Jeramey Jannene

Pepper Pot Coming to Harambee

City panel okays sale of building. MLK Dr. location the second for restaurateur Dwight Jackson.

By - May 1st, 2019 11:40 am
Dwight Jackson presents his plans to the Common Council's Zoning, Neighborhoods & Development Committee. Image from City Channel.

Dwight Jackson presents his plans to the Common Council’s Zoning, Neighborhoods & Development Committee. Image from City Channel.

Dwight Jackson‘s plan to open a new location for his Jamaican restaurant Pepper Pot at 2543-47 N. Martin Luther King Jr. Dr. drew enthusiastic support from members of the Common Council’s Zoning, Neighborhoods & Development Committee Tuesday morning.

Jackson was before the committee to secure approval to purchase a city-owned, vacant building for $1. But that’s the easy part. Next Jackson plans to invest approximately $900,000 into the two-story property to rehab two apartments, build out a space for his catering operation and open a sit-down restaurant.

“It will bring new life to a building that would have otherwise been demolished,” said King Drive Business Improvement District Executive Director Deshea Agee.

Agee said one of his goals as part of a vision to create the best King Drive in the country has been to bring more restaurants to the commercial corridor. “The only way to do that is to identify businesses that are here and want a second location, or find entrepreneurs,” said Agee.

Jackson fits both descriptions. He started cooking out of his house in 2004, which served as an informal restaurant. He told the committee he quickly found he was making more cooking his signature jerk chicken rolls one day a week than he was at his printing job in West Bend. Customers included council members Khalif Rainey and Milele A. Coggs, who both spoke of the good food and long lines Jackson was drawing during the land sale hearing.

That success led to opening a catering kitchen and carryout counter at 4120 W. Capitol Dr. in 2014. Jackson said he will maintain that location in Rainey’s district, while opening the new location in Coggs’ district.

“We want people to come and sit and eat and experience some Jamaican flavor,” said Jackson. Agree credits former Milwaukee Urban League president Ralph Hollmon with making the connection to Jackson.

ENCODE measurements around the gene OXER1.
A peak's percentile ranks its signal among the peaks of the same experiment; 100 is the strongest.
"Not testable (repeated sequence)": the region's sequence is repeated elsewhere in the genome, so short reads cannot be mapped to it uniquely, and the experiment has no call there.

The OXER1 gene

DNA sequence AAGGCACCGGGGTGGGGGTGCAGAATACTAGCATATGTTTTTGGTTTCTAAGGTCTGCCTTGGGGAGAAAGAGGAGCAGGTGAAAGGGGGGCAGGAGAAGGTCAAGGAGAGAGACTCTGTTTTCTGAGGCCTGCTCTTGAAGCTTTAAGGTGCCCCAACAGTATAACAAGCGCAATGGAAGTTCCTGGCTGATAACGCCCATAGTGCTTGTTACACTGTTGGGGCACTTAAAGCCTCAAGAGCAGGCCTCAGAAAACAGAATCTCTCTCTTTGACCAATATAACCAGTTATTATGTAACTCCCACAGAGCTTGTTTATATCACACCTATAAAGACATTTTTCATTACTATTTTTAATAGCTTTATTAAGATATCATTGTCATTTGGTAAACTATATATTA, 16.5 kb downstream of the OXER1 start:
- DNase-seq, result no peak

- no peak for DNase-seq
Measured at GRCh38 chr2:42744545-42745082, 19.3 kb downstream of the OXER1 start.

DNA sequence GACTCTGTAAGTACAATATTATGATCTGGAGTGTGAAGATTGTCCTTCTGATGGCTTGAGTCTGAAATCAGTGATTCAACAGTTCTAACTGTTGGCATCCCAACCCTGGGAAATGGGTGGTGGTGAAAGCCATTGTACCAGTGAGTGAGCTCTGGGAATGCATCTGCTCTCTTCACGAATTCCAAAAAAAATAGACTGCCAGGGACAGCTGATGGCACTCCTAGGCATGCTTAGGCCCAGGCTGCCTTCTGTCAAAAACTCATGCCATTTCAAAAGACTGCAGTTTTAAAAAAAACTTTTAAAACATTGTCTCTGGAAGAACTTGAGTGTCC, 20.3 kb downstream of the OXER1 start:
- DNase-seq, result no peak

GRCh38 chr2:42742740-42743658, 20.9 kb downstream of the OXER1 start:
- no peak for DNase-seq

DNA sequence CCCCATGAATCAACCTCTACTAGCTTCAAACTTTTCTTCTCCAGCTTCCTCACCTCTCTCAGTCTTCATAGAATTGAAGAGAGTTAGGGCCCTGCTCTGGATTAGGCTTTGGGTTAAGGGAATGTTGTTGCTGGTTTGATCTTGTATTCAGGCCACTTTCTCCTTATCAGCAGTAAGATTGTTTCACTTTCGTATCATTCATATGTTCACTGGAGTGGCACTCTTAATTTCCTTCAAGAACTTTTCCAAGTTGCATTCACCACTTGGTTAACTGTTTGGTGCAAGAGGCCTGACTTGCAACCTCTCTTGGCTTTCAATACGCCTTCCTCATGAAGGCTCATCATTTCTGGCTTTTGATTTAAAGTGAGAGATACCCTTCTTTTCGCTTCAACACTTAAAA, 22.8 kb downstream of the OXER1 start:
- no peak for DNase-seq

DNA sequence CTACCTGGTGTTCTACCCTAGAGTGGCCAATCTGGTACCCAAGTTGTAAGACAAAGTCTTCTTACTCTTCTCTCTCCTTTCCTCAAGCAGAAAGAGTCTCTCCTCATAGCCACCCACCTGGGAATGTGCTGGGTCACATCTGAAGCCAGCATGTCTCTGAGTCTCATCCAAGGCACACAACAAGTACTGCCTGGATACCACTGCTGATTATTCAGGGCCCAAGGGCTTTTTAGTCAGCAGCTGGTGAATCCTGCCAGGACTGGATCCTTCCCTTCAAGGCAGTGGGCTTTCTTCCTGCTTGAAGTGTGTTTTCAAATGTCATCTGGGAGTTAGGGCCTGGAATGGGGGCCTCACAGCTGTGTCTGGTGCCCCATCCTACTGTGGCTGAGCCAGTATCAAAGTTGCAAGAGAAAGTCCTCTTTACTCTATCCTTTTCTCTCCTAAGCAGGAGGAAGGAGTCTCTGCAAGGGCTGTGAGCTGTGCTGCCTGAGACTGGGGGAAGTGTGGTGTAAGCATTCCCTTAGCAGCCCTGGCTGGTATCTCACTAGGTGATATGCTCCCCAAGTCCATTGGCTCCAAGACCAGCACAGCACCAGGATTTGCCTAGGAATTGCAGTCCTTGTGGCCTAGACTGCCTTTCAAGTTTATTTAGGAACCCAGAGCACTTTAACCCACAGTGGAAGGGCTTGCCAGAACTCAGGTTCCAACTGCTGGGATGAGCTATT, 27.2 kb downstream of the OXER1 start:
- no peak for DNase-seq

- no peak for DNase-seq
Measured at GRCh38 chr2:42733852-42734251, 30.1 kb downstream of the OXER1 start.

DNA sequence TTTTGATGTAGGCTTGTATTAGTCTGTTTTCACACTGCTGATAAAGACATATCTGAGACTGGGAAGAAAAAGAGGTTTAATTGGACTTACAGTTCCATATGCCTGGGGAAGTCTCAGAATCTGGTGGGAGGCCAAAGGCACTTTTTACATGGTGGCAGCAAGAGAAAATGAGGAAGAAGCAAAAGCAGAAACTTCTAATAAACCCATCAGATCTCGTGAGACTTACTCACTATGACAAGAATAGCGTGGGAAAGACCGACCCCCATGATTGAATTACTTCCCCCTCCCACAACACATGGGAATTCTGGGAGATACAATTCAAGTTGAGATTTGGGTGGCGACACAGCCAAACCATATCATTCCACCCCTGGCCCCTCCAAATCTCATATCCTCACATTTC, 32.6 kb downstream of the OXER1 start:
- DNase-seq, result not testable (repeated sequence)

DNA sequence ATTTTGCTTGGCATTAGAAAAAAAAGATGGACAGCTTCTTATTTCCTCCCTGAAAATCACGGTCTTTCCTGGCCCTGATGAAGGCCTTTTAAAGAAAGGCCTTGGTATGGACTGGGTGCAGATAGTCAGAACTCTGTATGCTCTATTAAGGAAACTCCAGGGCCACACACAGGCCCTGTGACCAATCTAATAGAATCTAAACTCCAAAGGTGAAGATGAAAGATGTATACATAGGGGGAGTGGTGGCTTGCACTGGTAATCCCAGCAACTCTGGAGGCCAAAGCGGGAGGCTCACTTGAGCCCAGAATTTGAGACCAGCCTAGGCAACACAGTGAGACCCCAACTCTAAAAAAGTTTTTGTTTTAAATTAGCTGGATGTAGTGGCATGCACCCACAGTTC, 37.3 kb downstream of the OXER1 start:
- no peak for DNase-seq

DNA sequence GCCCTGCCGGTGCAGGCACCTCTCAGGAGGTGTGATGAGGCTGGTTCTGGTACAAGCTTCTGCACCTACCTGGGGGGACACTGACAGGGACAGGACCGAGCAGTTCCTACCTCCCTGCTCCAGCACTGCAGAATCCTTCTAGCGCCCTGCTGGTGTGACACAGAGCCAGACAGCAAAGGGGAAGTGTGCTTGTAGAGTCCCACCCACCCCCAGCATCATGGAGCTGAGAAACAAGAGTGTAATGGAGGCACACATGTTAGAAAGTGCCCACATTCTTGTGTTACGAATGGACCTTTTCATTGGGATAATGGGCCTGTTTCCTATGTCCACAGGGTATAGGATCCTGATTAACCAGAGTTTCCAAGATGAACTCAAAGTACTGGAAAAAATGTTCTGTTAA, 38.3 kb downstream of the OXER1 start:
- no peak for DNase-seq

Coggs told her fellow committee members that Pepper Pot is certain to be a success. “Out of 900 MLK Drives in the nation, I challenge you to find one better than what we have and what we continue to build,” said Coggs.

Jackson’s project beat out a competing proposal for the building by developer Lavelle Young. “Both proposals were very good,” said Department of City Development real estate specialist Matt Haessly in the report.

Jackson will be pursuing a liquor license for the new location. The land sale report states that Jackson will operate the restaurant from 11 a.m. until 9 p.m. “The restaurant will offer or celebrate unique Jamaican traditions and customs such as island-style brunches, Jamaican festivals and holiday celebrations,” writes Haessley in the report. Jackson intends to employ 12 full-time and 8 part-time employees within five years according to the report.

For more on the proposal see our coverage from last week. The land sale will be considered by the Common Council on May 7th.

About the Building

The city acquired the 6,000-square-foot parcel through property tax foreclosure in October 2017. The building, judging by a condition report, has seen better days. Photos in a May 2018 report show a sizable hole in the floor, a damaged ceiling and walls stripped to the studs. It was assessed for $133,200 in 2017.

According to city assessment records, the building was built in 1927 and contains 7,881 square feet of space spread over two floors. The upper floor will be redeveloped into two apartments and office space for the catering operation. A rooftop deck for the restaurant is planned for the rear of the building.

The two-stall commercial building could accommodate two retailers and has seen a lot of uses in its nearly 100 years of life according to a historical land use report compiled prior to the city listing the building for sale. The retail storefronts have been used to sell bicycles, groceries, ceramics, enamel, leather goods, lamps and tavern furniture. It’s served as a home for Little Mother’s Shop as well as The Grand Barber Shop and Kromah African Hair Braiding. A small garage at the rear at the site was once used as an auto repair shop.

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Related Legislation: File 190055

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